“So you were a werewolf while in school,” Luna said, furrowing her brow.
“Since I was five,” Remus said.
Luna's eyes suddenly grew large again and a smile crept onto her face. “Professor...did you ever tell my mum about your being a werewolf?”
“No,” Remus said. “She seemed satisfied in just knowing I had a chronic illness. I always imagined we would break up over it, but it never came to that. Not after her brother's death and my joining the organization he died serving.”
“She knew,” Luna said, staring directly at Remus. “She must've figured it out.”
The thought had crossed Remus's mind once or twice, that Addy knew about his lycanthropy all along and that was why she never cared that he didn't tell her. But his suspicions were never confirmed. “I'm not sure, Luna. It's possible.”
“No,” Luna said, laughing. “She actually did know. You know what my name means, don't you?”
“Moon,” Remus mused. “In many languages.”
Luna smiled. “My mum told me she named me after a really good friend she had when she was at Hogwarts, but she never explained. She always got really sad when she talked about it, so I never brought it up more than a few times. I always assumed she had a friend named Luna who died or something, but now I understand. Professor, she named me after you.”
Remus stared at Luna, processing what she had just told him. He never gave Luna's name a second thought before now, but it made sense. More than that, it meant Addy never forgot him. Despite all their years of no contact, she remembered
him enough, was fond of him enough, to name her only daughter after him. It also meant that she never cared that he had lycanthropy.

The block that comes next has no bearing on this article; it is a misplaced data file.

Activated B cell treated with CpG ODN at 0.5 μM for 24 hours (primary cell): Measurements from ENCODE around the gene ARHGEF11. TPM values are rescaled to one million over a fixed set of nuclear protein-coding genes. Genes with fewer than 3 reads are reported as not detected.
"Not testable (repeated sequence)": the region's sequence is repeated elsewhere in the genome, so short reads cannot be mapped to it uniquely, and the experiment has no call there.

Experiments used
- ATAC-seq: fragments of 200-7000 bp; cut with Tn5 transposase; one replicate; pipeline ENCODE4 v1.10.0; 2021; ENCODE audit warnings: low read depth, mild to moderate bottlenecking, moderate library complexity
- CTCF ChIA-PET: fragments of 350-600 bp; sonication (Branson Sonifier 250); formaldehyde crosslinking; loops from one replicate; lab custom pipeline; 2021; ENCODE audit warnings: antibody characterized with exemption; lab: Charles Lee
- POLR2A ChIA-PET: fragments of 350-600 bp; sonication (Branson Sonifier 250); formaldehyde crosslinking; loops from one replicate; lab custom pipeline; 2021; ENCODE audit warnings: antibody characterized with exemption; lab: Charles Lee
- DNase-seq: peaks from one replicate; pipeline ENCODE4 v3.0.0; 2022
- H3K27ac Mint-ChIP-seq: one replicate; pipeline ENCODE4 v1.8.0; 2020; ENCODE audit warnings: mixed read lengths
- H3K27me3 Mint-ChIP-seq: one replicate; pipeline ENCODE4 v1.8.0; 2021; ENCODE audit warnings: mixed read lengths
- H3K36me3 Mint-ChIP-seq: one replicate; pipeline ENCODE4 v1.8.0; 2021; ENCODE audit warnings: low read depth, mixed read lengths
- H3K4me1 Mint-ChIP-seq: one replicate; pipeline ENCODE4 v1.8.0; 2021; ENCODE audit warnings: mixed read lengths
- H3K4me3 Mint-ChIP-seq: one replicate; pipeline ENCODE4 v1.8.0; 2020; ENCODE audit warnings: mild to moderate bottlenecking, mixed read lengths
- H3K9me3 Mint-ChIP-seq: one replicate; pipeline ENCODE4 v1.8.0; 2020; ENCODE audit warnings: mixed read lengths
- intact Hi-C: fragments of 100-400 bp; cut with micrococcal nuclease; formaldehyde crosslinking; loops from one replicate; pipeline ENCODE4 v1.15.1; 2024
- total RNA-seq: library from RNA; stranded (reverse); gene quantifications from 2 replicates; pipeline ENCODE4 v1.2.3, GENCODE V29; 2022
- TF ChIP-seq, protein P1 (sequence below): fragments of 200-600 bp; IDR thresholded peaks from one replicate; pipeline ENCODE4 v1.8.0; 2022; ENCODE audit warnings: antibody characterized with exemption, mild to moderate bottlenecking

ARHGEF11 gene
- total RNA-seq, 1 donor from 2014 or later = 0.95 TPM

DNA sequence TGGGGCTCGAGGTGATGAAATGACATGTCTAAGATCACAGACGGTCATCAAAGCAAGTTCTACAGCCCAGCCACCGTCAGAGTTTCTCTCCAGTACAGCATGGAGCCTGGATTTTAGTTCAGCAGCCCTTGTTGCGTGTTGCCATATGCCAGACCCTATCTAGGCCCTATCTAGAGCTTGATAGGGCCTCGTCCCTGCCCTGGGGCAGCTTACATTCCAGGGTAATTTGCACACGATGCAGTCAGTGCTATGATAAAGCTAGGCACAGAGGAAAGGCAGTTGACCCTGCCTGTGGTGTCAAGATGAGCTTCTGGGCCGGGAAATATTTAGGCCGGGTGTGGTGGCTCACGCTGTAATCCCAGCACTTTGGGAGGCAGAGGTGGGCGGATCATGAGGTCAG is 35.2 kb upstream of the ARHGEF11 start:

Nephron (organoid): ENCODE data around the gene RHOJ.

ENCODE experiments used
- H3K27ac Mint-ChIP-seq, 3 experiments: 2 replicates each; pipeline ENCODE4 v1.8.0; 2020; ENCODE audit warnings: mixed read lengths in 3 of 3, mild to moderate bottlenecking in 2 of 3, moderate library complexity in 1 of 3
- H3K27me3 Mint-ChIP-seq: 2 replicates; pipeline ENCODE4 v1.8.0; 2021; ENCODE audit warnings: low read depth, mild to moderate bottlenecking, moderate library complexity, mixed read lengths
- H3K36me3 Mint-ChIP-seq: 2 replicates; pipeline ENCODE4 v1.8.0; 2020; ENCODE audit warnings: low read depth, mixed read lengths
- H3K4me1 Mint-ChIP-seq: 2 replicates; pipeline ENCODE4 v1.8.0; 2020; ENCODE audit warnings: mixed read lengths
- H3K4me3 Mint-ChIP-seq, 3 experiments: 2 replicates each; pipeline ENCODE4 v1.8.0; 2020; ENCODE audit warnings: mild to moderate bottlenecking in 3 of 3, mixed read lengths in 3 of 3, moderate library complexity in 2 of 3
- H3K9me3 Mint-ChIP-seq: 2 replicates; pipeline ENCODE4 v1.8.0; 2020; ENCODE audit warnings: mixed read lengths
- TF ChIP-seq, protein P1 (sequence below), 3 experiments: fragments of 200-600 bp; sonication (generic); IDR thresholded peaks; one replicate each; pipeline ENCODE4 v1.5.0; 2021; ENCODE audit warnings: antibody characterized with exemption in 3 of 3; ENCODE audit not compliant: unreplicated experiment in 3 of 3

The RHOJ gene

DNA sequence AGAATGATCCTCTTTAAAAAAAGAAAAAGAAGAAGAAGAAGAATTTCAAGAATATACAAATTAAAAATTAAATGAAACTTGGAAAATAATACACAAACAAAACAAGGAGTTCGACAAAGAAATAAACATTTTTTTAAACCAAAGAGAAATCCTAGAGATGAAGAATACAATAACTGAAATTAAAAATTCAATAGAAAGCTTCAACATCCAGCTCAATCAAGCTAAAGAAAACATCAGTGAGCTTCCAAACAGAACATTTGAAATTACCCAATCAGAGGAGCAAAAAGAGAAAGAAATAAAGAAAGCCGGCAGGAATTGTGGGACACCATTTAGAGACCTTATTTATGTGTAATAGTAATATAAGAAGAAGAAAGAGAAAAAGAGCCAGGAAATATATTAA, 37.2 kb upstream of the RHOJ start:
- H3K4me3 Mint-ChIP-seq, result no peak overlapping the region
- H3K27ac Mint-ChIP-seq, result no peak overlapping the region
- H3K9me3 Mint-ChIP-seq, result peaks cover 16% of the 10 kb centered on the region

“Addy never had a friend named Luna,” Remus said quietly. “At least not at Hogwarts.”
Luna nodded. “It was you. You were the friend. But she never said you were her boyfriend.”
Somehow that didn't bother Remus. As much as they were boyfriend and girlfriend, he and Addy had been closer, like two best friends.
Luna suddenly stood up and wrapped her arms around Remus. Remus was startled for a second, never having received a hug from a student before. But then he hugged her back, for the briefest of moments, before he pulled away. When he did, Luna was smiling.
“I've enjoyed getting to know you this past year, Luna,” Remus said. “You and your mother are incredibly alike. She'd be very proud of you, you know.”
“Thanks for telling me about her,” Luna said. “I wish you weren't leaving.”
“I wish I wasn't leaving, too. But Luna, this isn't goodbye. We'll see each other again.”
“I'll owl you,” Luna said, “and tell you about whoever replaces you. And I bet Dad would let me invite you over for dinner sometime.”
Remus had to suppress a chuckle at the thought of what Xeno Lovegood's house must look like. “I would enjoy that very much. I won't say goodbye. But until next time, Luna.”
Luna smiled. “Until then. I'll miss you at Hogwarts, Professor Lupin.”
“I'll miss being here,” Remus said.
Luna gave him another quick hug before skipping out of his classroom. When she reached the threshold, she looked back and waved. Remus waved back and she left. He stood next to his trunk for a full five minutes after she left, thinking about how Addy had loved him enough, thought of him enough, to not only name Luna after him, but to name her after the part of him that most people despised.
Remus packed his trunk methodically. First he folded his robes and set them on the bottom. Then came his parchment, quills, and ink. Then all the junk he'd acquired over the past nine months such as Chocolate Frog cards, unused dung bombs, and half-empty sacks of Bertie Bott's Every-Flavor Beans. Last, he packed his books. Most people probably would've packed books first, given their weight, but Remus always saved books for last. His dormitory looked too empty without them, so he saved them until the last moment possible.
James, Sirius, and Peter were also packing. They'd started the process without saying a word and they hadn't said anything since. In fact, all four boys had been quiet all morning. Remus preferred it that way. He told his friends about what happened with Addy as soon as it had happened, and he had no desire to talk about it again.